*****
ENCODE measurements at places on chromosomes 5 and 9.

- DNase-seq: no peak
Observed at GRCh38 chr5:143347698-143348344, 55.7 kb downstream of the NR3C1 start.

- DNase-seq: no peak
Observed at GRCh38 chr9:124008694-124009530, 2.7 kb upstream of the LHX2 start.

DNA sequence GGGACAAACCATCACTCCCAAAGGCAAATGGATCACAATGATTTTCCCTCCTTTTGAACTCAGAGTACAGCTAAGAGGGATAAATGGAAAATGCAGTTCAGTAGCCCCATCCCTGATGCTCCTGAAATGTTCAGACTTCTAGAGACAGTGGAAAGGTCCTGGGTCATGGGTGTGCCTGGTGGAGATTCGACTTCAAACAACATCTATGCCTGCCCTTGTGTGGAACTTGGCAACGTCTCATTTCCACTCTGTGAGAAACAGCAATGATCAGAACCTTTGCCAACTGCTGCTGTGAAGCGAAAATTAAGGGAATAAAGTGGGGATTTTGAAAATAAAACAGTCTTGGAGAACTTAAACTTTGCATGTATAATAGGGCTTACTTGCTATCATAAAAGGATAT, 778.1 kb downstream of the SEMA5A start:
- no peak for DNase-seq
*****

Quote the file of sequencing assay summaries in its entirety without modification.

ENCODE measurements at places on chromosomes 5 and 9.

- DNase-seq: no peak
Observed at GRCh38 chr5:143347698-143348344, 55.7 kb downstream of the NR3C1 start.

- DNase-seq: no peak
Observed at GRCh38 chr9:124008694-124009530, 2.7 kb upstream of the LHX2 start.

DNA sequence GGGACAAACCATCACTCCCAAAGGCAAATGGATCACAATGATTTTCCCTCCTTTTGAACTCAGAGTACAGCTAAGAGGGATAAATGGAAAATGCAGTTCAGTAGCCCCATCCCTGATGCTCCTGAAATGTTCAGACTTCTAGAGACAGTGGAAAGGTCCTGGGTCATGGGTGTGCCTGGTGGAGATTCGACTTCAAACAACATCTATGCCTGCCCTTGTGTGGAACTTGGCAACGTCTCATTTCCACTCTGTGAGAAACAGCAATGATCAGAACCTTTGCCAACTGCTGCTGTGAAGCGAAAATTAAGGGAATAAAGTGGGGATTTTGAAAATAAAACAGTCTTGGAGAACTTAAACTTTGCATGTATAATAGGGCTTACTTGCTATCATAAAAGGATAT, 778.1 kb downstream of the SEMA5A start:
- no peak for DNase-seq